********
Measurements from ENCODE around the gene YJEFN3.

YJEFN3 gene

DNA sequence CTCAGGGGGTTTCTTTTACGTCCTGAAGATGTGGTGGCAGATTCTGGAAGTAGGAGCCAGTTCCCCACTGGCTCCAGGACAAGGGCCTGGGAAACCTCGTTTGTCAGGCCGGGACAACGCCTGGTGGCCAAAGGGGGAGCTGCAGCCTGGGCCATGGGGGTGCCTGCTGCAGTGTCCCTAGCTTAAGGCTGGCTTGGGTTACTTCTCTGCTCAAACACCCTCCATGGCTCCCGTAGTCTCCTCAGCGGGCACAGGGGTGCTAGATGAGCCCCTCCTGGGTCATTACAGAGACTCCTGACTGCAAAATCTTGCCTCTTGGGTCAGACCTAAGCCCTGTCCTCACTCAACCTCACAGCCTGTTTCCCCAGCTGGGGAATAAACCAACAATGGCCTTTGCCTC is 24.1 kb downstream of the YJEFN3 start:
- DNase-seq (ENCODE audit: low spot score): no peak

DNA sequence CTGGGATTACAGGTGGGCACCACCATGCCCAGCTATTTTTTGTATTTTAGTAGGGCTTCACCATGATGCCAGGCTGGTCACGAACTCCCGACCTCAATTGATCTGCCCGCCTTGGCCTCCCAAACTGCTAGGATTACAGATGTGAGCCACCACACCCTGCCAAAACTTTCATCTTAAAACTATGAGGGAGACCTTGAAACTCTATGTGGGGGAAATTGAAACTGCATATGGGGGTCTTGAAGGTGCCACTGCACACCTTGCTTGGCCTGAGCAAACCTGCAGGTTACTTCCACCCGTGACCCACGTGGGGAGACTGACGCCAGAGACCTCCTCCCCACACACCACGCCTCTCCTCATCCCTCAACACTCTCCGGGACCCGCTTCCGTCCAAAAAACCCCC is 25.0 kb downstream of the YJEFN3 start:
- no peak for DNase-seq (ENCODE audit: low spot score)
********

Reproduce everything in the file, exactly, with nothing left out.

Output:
Measurements from ENCODE around the gene YJEFN3.

YJEFN3 gene

DNA sequence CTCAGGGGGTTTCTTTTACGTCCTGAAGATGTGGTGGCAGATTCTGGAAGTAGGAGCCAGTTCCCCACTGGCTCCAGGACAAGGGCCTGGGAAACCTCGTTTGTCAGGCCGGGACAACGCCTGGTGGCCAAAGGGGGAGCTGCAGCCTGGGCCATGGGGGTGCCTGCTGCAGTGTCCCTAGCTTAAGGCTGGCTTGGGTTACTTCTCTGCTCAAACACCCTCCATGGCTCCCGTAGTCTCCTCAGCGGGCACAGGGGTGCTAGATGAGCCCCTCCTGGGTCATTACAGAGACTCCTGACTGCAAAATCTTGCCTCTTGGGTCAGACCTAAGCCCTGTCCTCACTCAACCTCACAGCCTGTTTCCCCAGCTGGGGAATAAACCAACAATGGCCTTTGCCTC is 24.1 kb downstream of the YJEFN3 start:
- DNase-seq (ENCODE audit: low spot score): no peak

DNA sequence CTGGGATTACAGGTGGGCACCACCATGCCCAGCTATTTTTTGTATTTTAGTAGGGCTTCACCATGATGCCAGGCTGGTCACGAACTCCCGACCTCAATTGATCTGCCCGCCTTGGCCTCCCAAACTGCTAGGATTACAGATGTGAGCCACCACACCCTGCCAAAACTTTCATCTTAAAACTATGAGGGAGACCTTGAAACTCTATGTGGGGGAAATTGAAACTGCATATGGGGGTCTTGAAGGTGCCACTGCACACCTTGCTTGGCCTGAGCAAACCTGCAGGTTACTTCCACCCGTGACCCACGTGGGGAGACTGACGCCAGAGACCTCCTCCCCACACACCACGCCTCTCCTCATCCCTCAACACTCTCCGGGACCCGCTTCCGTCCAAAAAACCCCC is 25.0 kb downstream of the YJEFN3 start:
- no peak for DNase-seq (ENCODE audit: low spot score)